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The Bloomberg BNA Federal Tax Blog is a forum for practitioners and Bloomberg BNA editors to share ideas, raise issues, and network with colleagues about federal tax topics. The ideas presented here are those of individuals and Bloomberg BNA bears no responsibility for the appropriateness or accuracy of the communications between group members.

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Thursday, September 19, 2013

Bloomberg BNA Releases Projected Inflation Adjusted Tax Figures

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For a second year, Bloomberg BNA has released projected inflation-adjusted amounts for thresholds, limits and deductions in the tax code using data from the consumer price index released Sept. 17.

The 2014 projected inflation adjustments, made using a derivative of the formula in §1(f)(3) of the Code, are designed to give tax preparers and advisers the opportunity to initiate tax preparation, year-end estimation, and tax planning as soon as possible. The Internal Revenue Service (IRS) typically does not release the annual inflation adjustments until later in the fall. 

Bloomberg BNA’s projections also take into account significant changes to the Code that were made by recent legislation. For example, the American Taxpayer Relief Act of 2012 (ATRA) (Pub. L. No. 112-240) instituted a new marginal top tax rate of 39.6% for taxpayers with income exceeding an inflation-adjusted threshold. The threshold is expected to begin at $457,600 for married taxpayers filing jointly and $406,750 for unmarried individuals in 2014. ATRA also re-instituted the “Pease” limitation on itemized deductions and indexed it for inflation. The Pease limitation is expected to impact taxpayers with AGI above $305,050 (married filing jointly) or $254,200 (unmarried) for 2014. The alternative minimum tax (AMT) was also indexed for inflation by ATRA, and Bloomberg BNA has included projected amounts for the threshold amount used to calculate the tentative minimum tax, AMT exemptions, and exemption phase-out levels.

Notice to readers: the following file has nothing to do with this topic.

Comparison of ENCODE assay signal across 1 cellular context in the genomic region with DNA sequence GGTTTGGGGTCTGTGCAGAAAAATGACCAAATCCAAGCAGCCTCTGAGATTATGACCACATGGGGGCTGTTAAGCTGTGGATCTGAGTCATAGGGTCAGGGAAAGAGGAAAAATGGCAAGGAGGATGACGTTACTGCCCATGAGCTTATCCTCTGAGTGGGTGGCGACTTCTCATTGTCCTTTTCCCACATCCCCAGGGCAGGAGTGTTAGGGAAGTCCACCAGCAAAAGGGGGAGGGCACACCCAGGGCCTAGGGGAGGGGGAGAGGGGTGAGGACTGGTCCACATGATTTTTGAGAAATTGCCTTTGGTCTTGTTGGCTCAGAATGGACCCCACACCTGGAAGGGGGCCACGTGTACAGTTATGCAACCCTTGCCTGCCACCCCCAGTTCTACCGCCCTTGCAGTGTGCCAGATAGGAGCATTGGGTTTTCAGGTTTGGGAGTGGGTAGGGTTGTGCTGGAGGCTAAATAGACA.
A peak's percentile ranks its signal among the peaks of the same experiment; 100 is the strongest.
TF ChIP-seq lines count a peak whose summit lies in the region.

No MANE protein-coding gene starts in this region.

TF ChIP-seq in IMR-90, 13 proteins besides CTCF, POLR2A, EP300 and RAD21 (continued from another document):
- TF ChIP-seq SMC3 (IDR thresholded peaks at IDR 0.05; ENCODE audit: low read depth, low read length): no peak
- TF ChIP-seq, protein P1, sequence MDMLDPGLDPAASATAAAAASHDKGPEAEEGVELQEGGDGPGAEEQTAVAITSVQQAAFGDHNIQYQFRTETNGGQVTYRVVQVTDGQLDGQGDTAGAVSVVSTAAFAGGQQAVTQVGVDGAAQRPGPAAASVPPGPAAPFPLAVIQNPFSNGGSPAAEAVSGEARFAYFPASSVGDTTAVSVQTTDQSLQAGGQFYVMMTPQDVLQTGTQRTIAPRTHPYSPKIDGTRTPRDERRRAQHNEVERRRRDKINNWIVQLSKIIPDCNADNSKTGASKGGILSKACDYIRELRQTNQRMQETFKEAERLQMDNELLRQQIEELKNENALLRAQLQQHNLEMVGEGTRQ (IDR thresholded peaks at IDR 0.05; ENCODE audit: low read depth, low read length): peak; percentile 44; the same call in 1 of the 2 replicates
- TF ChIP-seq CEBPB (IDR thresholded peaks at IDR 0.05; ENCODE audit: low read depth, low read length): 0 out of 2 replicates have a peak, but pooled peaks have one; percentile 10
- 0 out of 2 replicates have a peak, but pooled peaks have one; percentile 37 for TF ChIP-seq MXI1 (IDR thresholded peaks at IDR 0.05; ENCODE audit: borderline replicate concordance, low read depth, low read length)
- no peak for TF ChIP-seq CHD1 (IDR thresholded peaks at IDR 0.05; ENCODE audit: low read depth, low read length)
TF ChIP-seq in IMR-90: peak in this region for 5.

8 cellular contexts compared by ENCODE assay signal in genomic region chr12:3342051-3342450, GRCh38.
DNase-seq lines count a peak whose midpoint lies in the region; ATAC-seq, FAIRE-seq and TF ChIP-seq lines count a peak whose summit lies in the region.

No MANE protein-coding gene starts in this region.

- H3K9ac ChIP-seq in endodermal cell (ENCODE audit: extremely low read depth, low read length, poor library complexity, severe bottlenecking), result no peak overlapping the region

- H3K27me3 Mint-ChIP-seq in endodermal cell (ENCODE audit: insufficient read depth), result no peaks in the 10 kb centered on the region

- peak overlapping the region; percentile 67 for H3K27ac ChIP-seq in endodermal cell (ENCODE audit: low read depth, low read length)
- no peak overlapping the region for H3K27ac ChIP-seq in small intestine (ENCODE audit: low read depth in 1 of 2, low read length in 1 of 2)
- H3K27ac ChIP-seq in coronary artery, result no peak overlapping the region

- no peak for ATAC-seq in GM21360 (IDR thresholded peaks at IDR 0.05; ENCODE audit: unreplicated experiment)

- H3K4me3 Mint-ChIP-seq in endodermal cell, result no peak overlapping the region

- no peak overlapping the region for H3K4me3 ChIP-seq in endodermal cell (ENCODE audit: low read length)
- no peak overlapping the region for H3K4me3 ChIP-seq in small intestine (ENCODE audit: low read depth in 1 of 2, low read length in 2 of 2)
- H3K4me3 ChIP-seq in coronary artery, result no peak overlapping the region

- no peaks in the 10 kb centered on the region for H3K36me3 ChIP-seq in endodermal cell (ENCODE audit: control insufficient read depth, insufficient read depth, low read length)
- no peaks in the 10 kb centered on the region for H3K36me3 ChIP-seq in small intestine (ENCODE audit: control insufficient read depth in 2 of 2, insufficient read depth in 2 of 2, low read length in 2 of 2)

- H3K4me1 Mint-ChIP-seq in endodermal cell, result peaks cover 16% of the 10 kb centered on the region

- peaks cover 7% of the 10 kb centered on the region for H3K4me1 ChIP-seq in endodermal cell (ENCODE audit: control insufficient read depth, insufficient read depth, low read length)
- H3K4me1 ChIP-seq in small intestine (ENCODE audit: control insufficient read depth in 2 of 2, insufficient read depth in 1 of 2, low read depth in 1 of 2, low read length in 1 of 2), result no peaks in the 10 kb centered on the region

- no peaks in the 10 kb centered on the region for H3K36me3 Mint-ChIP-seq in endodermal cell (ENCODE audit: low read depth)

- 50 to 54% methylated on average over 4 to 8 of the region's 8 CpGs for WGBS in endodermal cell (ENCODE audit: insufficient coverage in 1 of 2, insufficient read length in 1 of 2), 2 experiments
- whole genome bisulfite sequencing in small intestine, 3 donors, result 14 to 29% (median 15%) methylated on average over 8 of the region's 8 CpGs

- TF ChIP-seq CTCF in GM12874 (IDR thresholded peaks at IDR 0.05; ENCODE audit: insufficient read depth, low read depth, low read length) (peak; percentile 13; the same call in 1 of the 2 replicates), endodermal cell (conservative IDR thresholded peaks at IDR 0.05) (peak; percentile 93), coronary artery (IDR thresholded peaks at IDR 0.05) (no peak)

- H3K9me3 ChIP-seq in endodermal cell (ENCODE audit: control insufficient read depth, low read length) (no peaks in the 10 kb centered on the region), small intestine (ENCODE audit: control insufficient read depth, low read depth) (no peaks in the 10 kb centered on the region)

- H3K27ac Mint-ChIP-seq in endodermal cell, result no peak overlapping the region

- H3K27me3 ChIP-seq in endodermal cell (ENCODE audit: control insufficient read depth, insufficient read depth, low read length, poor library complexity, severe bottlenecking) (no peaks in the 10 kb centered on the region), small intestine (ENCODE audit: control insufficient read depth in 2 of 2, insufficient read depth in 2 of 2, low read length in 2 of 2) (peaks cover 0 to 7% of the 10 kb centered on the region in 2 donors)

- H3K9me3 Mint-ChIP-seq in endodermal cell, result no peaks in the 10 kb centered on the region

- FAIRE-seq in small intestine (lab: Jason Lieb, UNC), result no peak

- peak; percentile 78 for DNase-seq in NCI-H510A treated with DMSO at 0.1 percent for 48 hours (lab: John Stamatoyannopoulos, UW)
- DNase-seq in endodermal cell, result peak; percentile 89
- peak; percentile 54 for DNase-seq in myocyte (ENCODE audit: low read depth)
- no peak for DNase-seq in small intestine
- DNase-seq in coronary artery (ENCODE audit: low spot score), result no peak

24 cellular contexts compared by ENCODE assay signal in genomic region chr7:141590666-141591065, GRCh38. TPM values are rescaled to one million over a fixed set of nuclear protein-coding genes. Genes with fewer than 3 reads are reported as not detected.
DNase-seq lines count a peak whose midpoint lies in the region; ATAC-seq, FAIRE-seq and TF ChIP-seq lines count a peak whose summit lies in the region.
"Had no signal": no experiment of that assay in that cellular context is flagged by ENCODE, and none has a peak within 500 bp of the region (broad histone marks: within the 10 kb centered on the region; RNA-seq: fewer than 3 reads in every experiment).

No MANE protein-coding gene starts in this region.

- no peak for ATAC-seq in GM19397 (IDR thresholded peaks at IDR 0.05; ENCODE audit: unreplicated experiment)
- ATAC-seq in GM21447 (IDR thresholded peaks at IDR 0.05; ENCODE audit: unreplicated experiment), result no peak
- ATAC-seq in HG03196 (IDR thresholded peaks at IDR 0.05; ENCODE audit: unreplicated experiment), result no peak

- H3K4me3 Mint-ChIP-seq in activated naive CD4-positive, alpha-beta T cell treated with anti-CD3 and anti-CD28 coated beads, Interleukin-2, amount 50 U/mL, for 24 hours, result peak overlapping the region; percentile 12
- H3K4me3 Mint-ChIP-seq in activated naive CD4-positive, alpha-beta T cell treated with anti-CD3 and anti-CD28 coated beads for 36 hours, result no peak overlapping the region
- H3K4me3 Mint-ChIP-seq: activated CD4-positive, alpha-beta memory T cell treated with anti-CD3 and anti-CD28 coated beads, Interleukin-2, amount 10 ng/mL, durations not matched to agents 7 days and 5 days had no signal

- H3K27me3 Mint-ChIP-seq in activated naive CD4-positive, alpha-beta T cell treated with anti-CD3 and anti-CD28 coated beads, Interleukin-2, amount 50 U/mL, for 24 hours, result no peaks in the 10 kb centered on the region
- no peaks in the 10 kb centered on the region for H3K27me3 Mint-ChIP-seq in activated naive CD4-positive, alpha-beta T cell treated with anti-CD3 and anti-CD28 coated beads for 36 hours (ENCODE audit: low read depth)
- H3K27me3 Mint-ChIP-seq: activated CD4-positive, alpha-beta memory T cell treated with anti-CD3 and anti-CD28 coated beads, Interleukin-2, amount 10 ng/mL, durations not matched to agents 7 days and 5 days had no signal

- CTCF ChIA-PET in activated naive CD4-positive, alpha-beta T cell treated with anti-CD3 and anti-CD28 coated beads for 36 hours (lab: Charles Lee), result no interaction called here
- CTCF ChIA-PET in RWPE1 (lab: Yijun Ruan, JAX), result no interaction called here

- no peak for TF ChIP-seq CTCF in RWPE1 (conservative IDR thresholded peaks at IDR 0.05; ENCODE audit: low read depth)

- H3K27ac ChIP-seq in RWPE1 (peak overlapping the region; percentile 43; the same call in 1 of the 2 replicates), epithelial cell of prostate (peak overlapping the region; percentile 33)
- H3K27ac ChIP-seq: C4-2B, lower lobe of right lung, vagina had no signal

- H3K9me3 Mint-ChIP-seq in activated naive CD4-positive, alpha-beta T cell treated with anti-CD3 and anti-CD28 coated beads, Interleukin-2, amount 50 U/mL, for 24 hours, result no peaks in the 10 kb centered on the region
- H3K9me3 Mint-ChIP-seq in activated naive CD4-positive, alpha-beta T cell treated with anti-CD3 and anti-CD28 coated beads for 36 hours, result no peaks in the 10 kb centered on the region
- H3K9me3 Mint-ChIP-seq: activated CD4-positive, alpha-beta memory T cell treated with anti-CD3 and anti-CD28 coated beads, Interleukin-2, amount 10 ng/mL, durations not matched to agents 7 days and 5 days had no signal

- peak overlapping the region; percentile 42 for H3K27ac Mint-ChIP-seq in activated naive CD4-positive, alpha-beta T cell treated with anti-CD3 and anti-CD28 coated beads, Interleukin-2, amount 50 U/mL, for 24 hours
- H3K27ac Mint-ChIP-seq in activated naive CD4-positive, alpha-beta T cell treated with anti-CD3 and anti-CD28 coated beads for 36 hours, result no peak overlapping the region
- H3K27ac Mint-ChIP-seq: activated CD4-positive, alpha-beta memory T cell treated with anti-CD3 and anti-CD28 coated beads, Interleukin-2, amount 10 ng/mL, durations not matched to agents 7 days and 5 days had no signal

The projections also include many new amounts relating to the Affordable Care Act (Pub. L. No. 111-148) that take effect in 2014. For the first time, health flexible spending arrangements are indexed for inflation, and the limitation is expected to be $2,500 for 2014. The penalty on individual taxpayers for failure to maintain minimum essential health coverage will be $95 for 2014 and will increase sharply in later years. The premium assistance credit also takes effect in 2014, and the amounts used to determine the limitation on the increase of tax for excess advance payments are:

       $600 for households with income less than 200 percent of the poverty line;

       $1,500 for households with income at least 200 percent but less than 300 percent of the poverty line; and

       $2,500 for households with income at least 300 percent but less than 400 percent of the poverty line.  

 An important feature of the Bloomberg BNA projections is that we highlighted figures that the IRS appears to be adjusting incorrectly. Generally, this is the result of the rounding conventions used in the Code. The Code requires some figures to be rounded after adding the increase amount, while other figures are adjusted after rounding the increase. Using the incorrect rounding rule will not always impact the result, but there are multiple situations where the results differ. For example, the AMT exemption amounts for taxpayers who are married filing jointly or surviving spouses can either be $82,150 or $82,100 depending on when rounding occurs. 

For the earned income tax credit, the different results are not related to rounding. In this situation, the IRS continues to adjust the $5,000 increase in the threshold phaseout amount for married taxpayers filing jointly, despite §32(b)(3)(B)(ii) stating that the adjustment occurs only for tax years beginning in 2010.  Bloomberg BNA has provided both outcomes and detailed this apparent error in a 2013 blog entry (http://www.bna.com/error-earned-income-b17179869918/).   

Bloomberg BNA also included some items that are not adjusted for inflation in 2014, but will be adjusted in future years.  Including these items allows practitioners to identify areas that will change in coming years and highlights a planning opportunity in these areas.

Additionally, the projections include adjustments to the excise tax rates applicable to arrow shafts and passenger air transportation.  Be sure to check out Bloomberg BNA’s Excise Tax Navigator and Chart Builder, which include detailed coverage on these excise taxes as well as many others.

For the full Bloomberg BNA projected inflation adjustments, please visit http://www.bna.com/projected-tax-rates/.

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